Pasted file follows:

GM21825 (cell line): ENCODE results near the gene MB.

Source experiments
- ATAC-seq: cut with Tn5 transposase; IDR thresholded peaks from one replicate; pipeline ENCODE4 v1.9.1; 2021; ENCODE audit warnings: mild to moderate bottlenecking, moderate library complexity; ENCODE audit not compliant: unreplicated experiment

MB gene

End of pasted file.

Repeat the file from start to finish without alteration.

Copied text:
GM21825 (cell line): ENCODE results near the gene MB.

Source experiments
- ATAC-seq: cut with Tn5 transposase; IDR thresholded peaks from one replicate; pipeline ENCODE4 v1.9.1; 2021; ENCODE audit warnings: mild to moderate bottlenecking, moderate library complexity; ENCODE audit not compliant: unreplicated experiment

MB gene